Fortunately, the girls in the story seemed to have the insight and tools to disentangle and extricate themselves even after making a poor decision. Skills that are desperately needed today. When one goes to a party they should not have gone to, where the drinks are flowing rather too freely, and cookies and the rolled-up-take-a-puff stuff is being passed around. When one is being pressured to be more physically intimate than they want – the skill to fumble out whatever excuse they need to and jump ship. To brave the shame and embarrassment, the likely falling out after because, kaguoya kainūkīire nyina, the coward made it safely back home and lived to fight another day.
My memory is now hazy, was Wanjīra saved or was she devoured? It took a while for the penny to drop and for her to know she was in mortal danger. She remained clueless even after the handsome suitor kept her waiting outside his house as he cleared the bones and skulls of the souls he had feasted on before. I compared notes with my husband, but his memory of how the tale ended was no clearer than mine. We, however, seemed to remember she chanced on one of the skulls confirming dear husband was indeed a man-eating ogre disguised as Mr Handsome. She lived through the hair-raising experience of knowing the fate that awaited her but cunningly bid her time until her relatives, fortunately, saved her.
The layers of the story speak to so many issues in our day. Take, for instance, the ogre’s extra mouth. Red flags in relationships always reveal themselves soon enough, and it becomes more a question of whether you are willing to take heed or think you will be the exception. Like Wanjīra, you might convince yourself he is not a man-eating ogre, that he will spare you- maybe because you are so beautiful? Or you have that special connection? How many walk willingly into all manner of danger and not because anyone has a gun to their temple? How about the online dares that tragically end in suicide?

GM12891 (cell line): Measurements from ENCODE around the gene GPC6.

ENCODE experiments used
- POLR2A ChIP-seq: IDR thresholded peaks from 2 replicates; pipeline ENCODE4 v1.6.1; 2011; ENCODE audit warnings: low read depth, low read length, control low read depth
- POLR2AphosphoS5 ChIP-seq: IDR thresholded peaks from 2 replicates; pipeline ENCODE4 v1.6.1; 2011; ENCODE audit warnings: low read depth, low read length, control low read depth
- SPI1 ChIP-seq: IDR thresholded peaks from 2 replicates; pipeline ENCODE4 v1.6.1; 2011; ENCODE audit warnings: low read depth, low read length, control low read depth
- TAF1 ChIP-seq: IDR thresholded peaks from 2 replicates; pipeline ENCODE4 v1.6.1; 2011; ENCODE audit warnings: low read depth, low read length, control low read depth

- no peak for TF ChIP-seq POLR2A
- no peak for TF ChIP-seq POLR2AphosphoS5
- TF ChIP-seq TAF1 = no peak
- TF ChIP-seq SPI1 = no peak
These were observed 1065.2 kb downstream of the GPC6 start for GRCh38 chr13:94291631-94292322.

Wanjīra’s lone choice to marry or ‘come-we-stay’ is also haunting. Relationships and marriages are communal matters, and choosing to go it alone should sound the alarm. She eventually had the insight that her handsome suitor was sinister and was only saved by the community. Many who walk into the slaughterhouse of toxic relationships or addictions will only be rescued by the community. Even then, there will be skulls and bones, lives that were not saved.
I am well-known by our teenagers for regularly stepping onto my soapbox, a sermon in hand, in my attempts to keep them on the straight and narrow. I have trouble remembering lectures from my parents. Their stories, on the other hand, are etched in my mind. Maybe we need more stories to equip our kids to deal with life. A story can slip beneath our natural defences and detonate at just the right time. Often on the tail end of one, my mother bustling away would give us a knowing look and mutter, mūndū mūgī ndarī mīheere ya ūhoro, to the wise, a clue is enough. That and the wisdom of the Kikuyu people, mūgī nī mūtaare, clever is the one who has taken counsel.